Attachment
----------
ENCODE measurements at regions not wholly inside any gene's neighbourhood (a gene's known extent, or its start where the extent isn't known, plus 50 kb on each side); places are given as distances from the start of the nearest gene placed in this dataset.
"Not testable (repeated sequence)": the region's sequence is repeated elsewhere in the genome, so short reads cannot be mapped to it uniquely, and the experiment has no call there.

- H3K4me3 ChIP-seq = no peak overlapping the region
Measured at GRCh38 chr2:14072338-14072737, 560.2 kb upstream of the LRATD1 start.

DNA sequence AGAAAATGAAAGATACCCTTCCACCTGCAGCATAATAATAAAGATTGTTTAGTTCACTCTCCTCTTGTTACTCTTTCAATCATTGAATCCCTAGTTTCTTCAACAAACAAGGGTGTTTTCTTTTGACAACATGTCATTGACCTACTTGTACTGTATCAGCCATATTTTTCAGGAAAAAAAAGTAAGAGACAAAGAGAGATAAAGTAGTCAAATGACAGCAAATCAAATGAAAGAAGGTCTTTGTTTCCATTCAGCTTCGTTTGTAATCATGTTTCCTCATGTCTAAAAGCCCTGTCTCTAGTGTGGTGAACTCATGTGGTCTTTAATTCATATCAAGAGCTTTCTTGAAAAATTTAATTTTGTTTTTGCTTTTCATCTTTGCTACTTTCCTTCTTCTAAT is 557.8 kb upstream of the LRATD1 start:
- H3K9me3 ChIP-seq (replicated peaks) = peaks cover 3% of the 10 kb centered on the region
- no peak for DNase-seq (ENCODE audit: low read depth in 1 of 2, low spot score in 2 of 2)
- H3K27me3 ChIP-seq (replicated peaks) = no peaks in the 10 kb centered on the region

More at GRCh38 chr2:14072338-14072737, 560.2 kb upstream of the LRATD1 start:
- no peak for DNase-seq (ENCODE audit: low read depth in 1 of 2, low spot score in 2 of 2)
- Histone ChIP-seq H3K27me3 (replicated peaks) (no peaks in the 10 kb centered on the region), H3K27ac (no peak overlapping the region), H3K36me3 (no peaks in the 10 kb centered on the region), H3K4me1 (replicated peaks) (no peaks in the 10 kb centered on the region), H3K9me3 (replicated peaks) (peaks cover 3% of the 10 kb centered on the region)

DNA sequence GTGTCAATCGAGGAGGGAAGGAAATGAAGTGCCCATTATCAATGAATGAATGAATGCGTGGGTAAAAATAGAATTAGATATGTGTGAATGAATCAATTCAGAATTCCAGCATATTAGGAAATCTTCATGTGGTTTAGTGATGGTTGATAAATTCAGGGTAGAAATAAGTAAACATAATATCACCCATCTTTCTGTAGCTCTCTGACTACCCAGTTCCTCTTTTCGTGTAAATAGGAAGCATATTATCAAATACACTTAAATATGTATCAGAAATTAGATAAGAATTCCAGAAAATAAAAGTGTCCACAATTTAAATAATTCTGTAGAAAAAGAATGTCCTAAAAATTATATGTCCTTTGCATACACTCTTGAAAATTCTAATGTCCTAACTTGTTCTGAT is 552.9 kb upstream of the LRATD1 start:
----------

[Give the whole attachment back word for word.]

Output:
ENCODE measurements at regions not wholly inside any gene's neighbourhood (a gene's known extent, or its start where the extent isn't known, plus 50 kb on each side); places are given as distances from the start of the nearest gene placed in this dataset.
"Not testable (repeated sequence)": the region's sequence is repeated elsewhere in the genome, so short reads cannot be mapped to it uniquely, and the experiment has no call there.

- H3K4me3 ChIP-seq = no peak overlapping the region
Measured at GRCh38 chr2:14072338-14072737, 560.2 kb upstream of the LRATD1 start.

DNA sequence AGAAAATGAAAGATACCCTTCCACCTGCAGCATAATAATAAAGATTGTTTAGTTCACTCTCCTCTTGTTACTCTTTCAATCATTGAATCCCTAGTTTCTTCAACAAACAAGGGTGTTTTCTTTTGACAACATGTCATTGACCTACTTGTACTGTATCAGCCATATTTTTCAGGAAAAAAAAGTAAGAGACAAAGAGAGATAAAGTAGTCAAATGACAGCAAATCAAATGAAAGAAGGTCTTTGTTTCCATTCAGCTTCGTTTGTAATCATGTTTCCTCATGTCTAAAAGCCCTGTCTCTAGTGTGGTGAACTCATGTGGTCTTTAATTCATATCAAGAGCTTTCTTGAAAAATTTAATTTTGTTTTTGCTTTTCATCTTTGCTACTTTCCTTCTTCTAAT is 557.8 kb upstream of the LRATD1 start:
- H3K9me3 ChIP-seq (replicated peaks) = peaks cover 3% of the 10 kb centered on the region
- no peak for DNase-seq (ENCODE audit: low read depth in 1 of 2, low spot score in 2 of 2)
- H3K27me3 ChIP-seq (replicated peaks) = no peaks in the 10 kb centered on the region

More at GRCh38 chr2:14072338-14072737, 560.2 kb upstream of the LRATD1 start:
- no peak for DNase-seq (ENCODE audit: low read depth in 1 of 2, low spot score in 2 of 2)
- Histone ChIP-seq H3K27me3 (replicated peaks) (no peaks in the 10 kb centered on the region), H3K27ac (no peak overlapping the region), H3K36me3 (no peaks in the 10 kb centered on the region), H3K4me1 (replicated peaks) (no peaks in the 10 kb centered on the region), H3K9me3 (replicated peaks) (peaks cover 3% of the 10 kb centered on the region)

DNA sequence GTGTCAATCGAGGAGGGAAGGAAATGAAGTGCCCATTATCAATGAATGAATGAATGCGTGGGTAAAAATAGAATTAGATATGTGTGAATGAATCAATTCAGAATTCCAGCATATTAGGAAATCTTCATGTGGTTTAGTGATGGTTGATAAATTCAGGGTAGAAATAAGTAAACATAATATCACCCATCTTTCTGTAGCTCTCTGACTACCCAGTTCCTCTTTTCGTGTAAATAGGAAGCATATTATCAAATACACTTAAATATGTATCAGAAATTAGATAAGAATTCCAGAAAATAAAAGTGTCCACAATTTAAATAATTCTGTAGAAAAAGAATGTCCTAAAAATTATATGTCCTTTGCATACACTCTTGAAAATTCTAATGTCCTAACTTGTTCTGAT is 552.9 kb upstream of the LRATD1 start: